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of production of each commodity, and this effective period is likely to be much shorter in the case of securities than in produce. Mr. Emery maintains that in the wheat market improved prices may have some good influence on the regulation of supply; but if we compare the effect on the output of wheat of a few months of high wheat prices with the influence of a corresponding period of inflated prices upon the production of oil shares, it becomes evident that the influence of speculation is likely to be far greater in the latter than in the former case. Moreover, not only is the magnitude of the speculative effect likely to be greater in securities than produce, but its importance will also be greater. Company directors place a high value upon their “credit,” that is, upon their power to increase their issues in cases of great opportunity or emergency, and this power being bound up with the relative stability of the market quotation for its shares, the demand for stability is an urgent one.

Corresponding to the effect of improved prices in controlling the consumption of wheat and increasing its utility to the consumer is the effect of a closer approximation to investment values in increasing the value of securities. This closer approximation cannot, of course, increase the money yield of stocks and shares, but by narrowing the limits within which capital values fluctuate, and by giving greater knowledge of their future yield, it increases their utility by reducing the Uncertainty of the investor.

It is not, of course, possible to arrive at any very definite opinion from general reasoning of this kind, but it appears fairly clear that on the Stock Exchange, as contrasted with the produce market, accurate prices are far more important in regulating production, and not less important in the distribution of supply.

In passing to consider the general conditions which determine the actual influence exercised by the speculator on market values, the differences between the two markets are seen to become more prominent.

It has already been stated that the public interest in speculative transactions requires that they should be based on a knowledge of what future prices should be, while the speculator is concerned only that they should be based on a knowledge of what future prices actually will obtain. The degree of coincidence between these two interests depend mainly upon the volume of commodity present in the speculative market and susceptibility of the public to the suggestion of changing prices.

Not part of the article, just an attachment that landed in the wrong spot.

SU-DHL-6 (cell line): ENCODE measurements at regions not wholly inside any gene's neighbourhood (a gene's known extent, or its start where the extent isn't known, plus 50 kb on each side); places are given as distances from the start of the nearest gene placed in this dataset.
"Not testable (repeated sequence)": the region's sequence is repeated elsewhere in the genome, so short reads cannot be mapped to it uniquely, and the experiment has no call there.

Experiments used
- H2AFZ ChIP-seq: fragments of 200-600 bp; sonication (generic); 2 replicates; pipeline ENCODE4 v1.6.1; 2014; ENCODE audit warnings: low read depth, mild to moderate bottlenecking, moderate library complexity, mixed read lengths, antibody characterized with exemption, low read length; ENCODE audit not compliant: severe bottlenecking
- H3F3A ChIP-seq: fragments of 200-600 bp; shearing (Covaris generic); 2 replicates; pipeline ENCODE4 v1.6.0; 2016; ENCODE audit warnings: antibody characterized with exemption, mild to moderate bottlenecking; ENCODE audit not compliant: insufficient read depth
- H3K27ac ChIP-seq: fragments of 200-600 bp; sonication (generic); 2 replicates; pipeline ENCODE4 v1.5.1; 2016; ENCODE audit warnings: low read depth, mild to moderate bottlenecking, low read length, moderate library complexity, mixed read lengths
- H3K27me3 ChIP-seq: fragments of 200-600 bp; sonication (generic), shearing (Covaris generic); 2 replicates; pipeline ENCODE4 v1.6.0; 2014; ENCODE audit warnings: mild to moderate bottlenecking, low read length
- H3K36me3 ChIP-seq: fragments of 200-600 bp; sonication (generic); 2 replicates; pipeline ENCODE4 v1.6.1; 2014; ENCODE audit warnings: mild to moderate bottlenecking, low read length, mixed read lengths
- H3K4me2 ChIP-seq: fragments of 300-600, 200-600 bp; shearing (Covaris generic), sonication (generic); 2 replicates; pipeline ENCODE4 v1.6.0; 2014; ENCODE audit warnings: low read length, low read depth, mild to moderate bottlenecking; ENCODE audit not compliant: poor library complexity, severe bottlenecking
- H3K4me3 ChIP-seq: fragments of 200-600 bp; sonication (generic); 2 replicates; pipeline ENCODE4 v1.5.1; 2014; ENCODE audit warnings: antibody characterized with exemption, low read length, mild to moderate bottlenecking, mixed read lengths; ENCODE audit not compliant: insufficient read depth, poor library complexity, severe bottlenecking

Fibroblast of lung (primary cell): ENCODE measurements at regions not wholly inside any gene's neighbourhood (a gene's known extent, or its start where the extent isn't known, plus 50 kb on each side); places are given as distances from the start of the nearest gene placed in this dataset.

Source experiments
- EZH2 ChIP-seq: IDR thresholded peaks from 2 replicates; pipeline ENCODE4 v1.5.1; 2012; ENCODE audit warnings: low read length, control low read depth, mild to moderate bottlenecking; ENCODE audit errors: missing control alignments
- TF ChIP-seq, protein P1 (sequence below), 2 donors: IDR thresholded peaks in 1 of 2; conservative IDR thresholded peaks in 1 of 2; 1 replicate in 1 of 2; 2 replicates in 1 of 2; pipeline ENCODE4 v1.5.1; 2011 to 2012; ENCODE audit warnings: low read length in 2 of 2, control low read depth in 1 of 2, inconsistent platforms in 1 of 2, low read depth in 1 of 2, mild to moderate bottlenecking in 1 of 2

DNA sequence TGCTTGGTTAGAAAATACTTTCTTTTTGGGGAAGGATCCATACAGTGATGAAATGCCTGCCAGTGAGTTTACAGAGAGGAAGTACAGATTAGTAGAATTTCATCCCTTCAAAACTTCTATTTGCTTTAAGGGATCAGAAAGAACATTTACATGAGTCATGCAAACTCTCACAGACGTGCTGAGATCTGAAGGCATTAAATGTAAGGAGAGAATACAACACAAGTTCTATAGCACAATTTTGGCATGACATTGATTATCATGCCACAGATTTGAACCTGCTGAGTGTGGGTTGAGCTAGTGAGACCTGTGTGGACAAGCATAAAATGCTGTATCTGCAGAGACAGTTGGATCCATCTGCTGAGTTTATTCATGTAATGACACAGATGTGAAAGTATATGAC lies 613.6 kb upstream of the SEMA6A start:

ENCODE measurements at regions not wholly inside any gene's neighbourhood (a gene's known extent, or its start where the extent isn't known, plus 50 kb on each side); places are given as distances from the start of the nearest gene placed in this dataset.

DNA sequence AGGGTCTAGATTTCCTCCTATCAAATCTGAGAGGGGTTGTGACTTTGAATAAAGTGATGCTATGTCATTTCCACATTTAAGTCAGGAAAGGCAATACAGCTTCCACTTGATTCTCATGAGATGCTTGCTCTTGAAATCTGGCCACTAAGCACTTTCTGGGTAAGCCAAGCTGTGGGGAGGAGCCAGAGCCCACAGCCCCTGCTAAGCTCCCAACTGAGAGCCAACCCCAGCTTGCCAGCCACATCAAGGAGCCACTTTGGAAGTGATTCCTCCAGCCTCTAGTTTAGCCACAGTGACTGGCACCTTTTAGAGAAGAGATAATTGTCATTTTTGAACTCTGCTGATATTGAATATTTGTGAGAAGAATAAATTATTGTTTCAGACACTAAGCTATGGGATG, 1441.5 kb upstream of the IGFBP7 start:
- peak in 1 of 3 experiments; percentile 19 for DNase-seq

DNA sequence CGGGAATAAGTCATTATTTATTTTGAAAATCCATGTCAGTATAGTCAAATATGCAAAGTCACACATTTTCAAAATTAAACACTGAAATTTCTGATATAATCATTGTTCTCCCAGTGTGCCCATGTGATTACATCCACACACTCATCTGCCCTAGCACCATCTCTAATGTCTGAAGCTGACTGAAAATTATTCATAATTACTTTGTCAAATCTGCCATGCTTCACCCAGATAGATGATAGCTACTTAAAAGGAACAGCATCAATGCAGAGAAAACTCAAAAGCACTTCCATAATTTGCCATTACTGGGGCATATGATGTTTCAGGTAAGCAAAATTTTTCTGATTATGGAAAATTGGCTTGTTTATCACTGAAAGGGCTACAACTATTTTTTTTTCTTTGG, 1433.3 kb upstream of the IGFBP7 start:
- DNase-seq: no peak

When the volume of commodity is as vast as that in the wheat market, the possibility of manipulation is reduced to a minimum;

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a corner in wheat is, according to Mr. Emery, a thing of the past. But there is a further advantage in mere quantity; it enables the bears to reduce the balance of optimism in the market, thereby tempering the rapidity of a decline in values much as the action of bulls anticipates a rise.

It is evident that in this respect the conditions on the Stock Exchange are in general far less favourable to the establishment of improved prices. Sir Robert Giffen draws attention to the very great importance of the presence of a large volume of capital speculatively directed, which moves readily from one sound security to another, maintaining their values against fluctuations in opinion unjustified by actual conditions. No doubt this service is of very great value, but it needs to be balanced against the speculative influence on the less reputable securities. Looking at the recent oil and rubber booms, typical of many others, it seems doubtful whether the speculative price has on the balance any positive value in regulating the price of such securities. The speculator's influence in distorting price need not be due to unaided manipulation ; indeed, it is said by Mr. Hartley Withers that deliberate manipulation by powerful interests is of little importance in the London market, and this opinion is confirmed by that of business men. The evil appears to arise to a far more important extent from the continuous qualitative changes in

many securities, and the consequent extreme difficulty in estimating their value. As a result of this any change of price originated perhaps by professional speculators, re-acts upon public opinion and produces an unreasoning speculative activity which results not in correcting, but actually in reinforcing, that change.

While general reasoning goes to show that speculative operations are far less likely to result in improved prices on the Stock Exchange than in the great produce markets, it cannot yield any very definite results. If, however, one contrasts the hypothetical market formed by investors only with the actual Stock Exchange containing speculators of every shade of skill and experience, and if he reflects further that the trust companies alone direct the speculative investment of some seventy millions of pounds with a judgment far superior to that attainable by the investing public, it seems impossible to doubt that while in particular cases prices may be distorted, yet the influence upon price of the body of speculators, taken as a whole, yields a considerable net advantage to society. The beneficial effect on price may be less than in the great produce markets, but there will still be a balance of good.

Realistic inquiry is equally necessary in dealing with the
No. 89.-VOL. XXIII.